A few days ago, my friend Mark was feeling depressed and decided to stop at Trader Joe’s and buy himself some flowers. When he told the woman at the check-out why he needed flowers, she insisted on buying them for him.
Random act of kindness? Sure.
But it’s also a reminder that asking begins as an inner dialogue. Mark asked himself, “What do I need to feel more loved and supported today?”
It was wonderful to hear Marianne Williamson speak at Unity in Chicago! She talked about becoming disciples of love, and about being disciplined in the practice of asking
“Am I acting from love or fear?”
It’s the only true question, the one beneath all others!
I want to share a pet peeve of mine: when I listen to people call in to one of my favorite radio hosts, so many of them say, “I have a question for you,” or “Here’s my question…” and then they don’t ask a question! They tell a story.
Maybe there’s something slippery about the curvy question mark. Either we put it on the end of what should be statements, or we leave it out altogether and tell ourselves we’re being clear in our requests.
A friend shared recently that he was upset about having to clear his belongings out of his basement to make room for his wife’s things.
“Did you ask her to consider a different solution?” I said.
“Well, I told her that I was upset,” he answered.
You know those scenes in action movies where the hero rolls under the gigantic steel door just before it slams shut? That’s how I’m getting this April blog in….just under the wire. And not because I’ve been out saving the world. More like I’ve been saving myself. From what or for what has been unclear. So unclear that the only theme I considered for April was THE UNKNOWN. But since the unknown makes me uncomfortable, I scrapped that idea.
In last week’s newsletter, I asked readers to take a peek at my first article as guest author on DivorcedMoms.com. I was at 1,300 views and hoping to earn a bronze star on that site.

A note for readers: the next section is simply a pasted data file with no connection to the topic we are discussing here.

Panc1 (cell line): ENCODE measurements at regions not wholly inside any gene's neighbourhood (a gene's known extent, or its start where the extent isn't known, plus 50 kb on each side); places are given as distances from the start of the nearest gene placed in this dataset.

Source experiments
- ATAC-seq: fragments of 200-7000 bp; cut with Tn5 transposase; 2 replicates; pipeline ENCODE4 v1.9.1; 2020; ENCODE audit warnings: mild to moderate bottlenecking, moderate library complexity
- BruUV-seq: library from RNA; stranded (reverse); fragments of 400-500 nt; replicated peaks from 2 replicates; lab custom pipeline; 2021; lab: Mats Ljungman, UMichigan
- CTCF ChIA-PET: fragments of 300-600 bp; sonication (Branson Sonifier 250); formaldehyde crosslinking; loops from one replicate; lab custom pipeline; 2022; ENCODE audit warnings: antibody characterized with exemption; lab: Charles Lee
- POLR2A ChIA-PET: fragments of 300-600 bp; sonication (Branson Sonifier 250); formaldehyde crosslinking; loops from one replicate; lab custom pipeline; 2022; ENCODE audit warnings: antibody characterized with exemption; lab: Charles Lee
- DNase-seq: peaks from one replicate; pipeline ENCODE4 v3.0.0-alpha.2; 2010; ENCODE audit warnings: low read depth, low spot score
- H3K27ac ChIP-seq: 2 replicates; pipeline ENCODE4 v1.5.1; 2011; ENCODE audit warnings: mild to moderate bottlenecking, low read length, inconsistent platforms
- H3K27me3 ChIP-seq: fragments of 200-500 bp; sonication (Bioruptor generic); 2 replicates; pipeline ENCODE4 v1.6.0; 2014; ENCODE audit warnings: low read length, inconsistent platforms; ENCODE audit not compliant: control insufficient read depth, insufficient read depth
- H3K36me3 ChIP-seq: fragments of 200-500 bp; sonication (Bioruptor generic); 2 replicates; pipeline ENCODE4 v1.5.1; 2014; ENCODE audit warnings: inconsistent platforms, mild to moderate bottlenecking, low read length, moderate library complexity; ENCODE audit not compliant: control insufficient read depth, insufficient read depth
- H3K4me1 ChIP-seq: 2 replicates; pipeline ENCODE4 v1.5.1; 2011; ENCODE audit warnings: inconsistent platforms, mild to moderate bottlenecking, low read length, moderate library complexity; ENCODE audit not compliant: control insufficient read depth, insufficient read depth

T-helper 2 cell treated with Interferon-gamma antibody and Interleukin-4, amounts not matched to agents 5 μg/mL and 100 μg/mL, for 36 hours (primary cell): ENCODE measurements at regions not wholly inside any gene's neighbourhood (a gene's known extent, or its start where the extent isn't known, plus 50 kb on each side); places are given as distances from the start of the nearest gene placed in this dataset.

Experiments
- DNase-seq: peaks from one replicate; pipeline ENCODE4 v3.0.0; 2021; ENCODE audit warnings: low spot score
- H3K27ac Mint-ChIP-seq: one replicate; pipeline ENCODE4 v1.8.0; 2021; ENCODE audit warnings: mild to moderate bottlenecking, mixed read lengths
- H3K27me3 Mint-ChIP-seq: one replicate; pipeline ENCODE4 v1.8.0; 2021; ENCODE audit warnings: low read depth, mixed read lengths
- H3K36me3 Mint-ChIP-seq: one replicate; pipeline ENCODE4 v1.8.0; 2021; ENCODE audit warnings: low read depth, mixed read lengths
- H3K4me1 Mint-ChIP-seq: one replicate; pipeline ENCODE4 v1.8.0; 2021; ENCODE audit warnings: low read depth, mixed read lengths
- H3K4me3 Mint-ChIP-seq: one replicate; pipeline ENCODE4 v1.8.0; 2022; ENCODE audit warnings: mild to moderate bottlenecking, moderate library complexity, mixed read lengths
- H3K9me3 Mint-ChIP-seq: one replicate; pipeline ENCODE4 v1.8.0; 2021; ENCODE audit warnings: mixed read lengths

Fast forward (and I mean fast)… that blog was picked up and featured on the Huffington Post’s Divorce page, then picked up by HP Germany and today appeared in Australia’s IVillage.
The DM editor told me I’d gone viral. No wonder I’m feeling a little dizzy and having trouble catching my breath.
This blog originally posted on DivorcedMoms.com and was picked up by The Huffington Post U.S, Germany, and Australia. It’s an excerpt from my upcoming book. Please stay tuned for more!
This is not just another divorce story.
It’s about my journey of self discovery and finding the courage to be the person I’m here to be.
I just finished working with a wonderful story coach named Pat. We spent a month together shaping and defining my upcoming book. Pat was a pro about finding the arc of the story—the only hitch was that what I called the end, she said was the middle.
Ugh. Anyone who has tackled a long-term project knows that the last thing you want to hear is that you’re halfway there!
I didn’t want to write about my dad dying—too painful, or about the long overdue breakup with a boyfriend—too embarrassing.
Ryan is a busy, successful guy who just turned 50. He’s had a long career that allows him to travel, drive sports cars, and have a beautiful home in a posh suburb of Atlanta.
When Ryan and I spoke, he was stressed about his job. He said he felt like a “road warrior” and that he was expected to make his boss look like a “hero.” He was tired of “soldiering on.” He spoke of his need to achieve like it was a quest, and said that he didn’t want to be “the bad guy” by failing.
Ryan’s troubles had taken on mythic proportions; he wasn’t just carrying the weight of his own world, his word choices showed that he was taking on epic roles — we’re talking the stuff of legends
My smile on Christian Mingle caught his attention. His profile intrigued me.
The next few weeks were filled with 3-hour phone conversations between Alabama and Tennessee, and several days of in-person time, but I was determined not to fall for Terry quickly. I continuously critiqued everything he said – emotionally, intellectually, spiritually, and even humorously. Yet our commonalities began to draw me in and my emotional wall began to crumble.
Confused, one evening I raised my arms and prayed out loud – simply, plaintively, “God, I need help! I don’t know what to do!”
If you’re like me, you probably spent some time this month laid up in the house with the flu. But I wonder if you, like me, struggle with those housebound days becoming an open house for every fear and doubt you’ve ever had.
Illness seems to hit me hardest in my emotional body. As I lay on the couch with my household falling down around me (my children eating popcorn for lunch and polishing off chewable vitamin C tablets like they were candy, the dog peeing on the floor) I don’t have the strength to keep my thoughts positive.